Catch A Fire

Catch A Fire

Bob Marley And the Wailers (1973)

Quite obviously, this record is where reggae music burst onto the national scene. It had been thriving in the Caribbean for many years, but it took Bob Marley’s prophetic stance, friendly demeanor, universalist aspirations and ingratiating melodies to gain traction in the US and UK. Being a huge pot proponent in an era of marijuana-friendliness probably didn’t hurt.

Now, obviously, all reggae sounds the same in a formal sense. But Bob was very adept at variegating his grooves and hooks as much as he could. Compounded with his heartfelt ideology and complete sincerity, his legend was all but sealed. Plus, he had some great sympathetic musicians to play with, chief among them being Peter Tosh.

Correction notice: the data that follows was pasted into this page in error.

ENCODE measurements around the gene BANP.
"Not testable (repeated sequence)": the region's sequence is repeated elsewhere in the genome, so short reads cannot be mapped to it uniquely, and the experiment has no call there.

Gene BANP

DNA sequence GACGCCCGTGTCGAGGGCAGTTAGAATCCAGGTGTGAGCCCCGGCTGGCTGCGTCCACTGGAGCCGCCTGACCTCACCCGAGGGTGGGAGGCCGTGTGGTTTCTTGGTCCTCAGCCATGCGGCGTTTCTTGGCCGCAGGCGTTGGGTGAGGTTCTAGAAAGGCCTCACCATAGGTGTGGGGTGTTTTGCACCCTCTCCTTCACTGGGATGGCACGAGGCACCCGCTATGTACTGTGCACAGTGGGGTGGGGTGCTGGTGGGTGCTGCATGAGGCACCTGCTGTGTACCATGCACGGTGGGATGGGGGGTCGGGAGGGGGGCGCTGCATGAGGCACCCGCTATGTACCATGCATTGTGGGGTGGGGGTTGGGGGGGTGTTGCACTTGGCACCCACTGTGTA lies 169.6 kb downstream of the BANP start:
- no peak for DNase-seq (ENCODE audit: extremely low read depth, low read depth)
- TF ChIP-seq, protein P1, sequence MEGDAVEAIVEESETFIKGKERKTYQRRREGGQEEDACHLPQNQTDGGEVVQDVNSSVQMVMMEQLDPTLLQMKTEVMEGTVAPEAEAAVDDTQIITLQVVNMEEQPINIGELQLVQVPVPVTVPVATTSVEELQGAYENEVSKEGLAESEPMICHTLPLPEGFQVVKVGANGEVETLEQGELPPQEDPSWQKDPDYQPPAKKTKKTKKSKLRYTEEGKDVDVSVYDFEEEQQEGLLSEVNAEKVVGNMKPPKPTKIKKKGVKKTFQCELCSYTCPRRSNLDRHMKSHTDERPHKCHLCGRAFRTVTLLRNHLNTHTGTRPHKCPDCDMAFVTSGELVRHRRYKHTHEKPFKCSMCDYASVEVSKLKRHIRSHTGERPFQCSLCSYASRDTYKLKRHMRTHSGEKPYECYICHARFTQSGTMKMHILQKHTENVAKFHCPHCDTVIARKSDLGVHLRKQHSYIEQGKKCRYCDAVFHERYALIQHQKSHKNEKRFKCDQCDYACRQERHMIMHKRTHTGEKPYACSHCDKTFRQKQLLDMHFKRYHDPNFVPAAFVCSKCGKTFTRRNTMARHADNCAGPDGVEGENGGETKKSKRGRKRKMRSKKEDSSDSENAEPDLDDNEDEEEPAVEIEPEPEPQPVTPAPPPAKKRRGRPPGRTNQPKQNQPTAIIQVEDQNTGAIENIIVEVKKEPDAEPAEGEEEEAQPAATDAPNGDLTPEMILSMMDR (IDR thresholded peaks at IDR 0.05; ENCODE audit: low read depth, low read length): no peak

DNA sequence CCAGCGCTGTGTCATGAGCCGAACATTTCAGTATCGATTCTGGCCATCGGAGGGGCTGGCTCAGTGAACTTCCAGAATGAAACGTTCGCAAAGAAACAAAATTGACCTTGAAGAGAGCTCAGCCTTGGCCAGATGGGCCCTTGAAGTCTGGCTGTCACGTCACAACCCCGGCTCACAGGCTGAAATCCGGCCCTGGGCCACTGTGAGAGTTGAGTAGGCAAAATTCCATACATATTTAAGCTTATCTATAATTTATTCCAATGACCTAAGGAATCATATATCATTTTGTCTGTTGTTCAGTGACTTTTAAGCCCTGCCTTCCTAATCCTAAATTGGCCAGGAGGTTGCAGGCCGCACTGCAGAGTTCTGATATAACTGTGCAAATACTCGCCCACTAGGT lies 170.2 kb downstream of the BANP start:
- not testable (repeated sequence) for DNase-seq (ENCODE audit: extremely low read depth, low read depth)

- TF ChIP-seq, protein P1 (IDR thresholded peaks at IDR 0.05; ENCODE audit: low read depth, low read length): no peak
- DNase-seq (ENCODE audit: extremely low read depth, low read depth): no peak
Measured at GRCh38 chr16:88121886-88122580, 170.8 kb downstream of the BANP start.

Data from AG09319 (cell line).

Marley’s later opus Exodus finds him appropriating an almost Messianic stature as a philosophical and moral guide, with higher musical highs and lower lows, but they’re really interchangeable in quality. This one was just first, and by that metric alone, it is truly revolutionary.

Key track: “Stir It Up”

See also: Natty Dread – Bob Marley And the Wailers (1974), Exodus – Bob Marley And the Wailers (1977)

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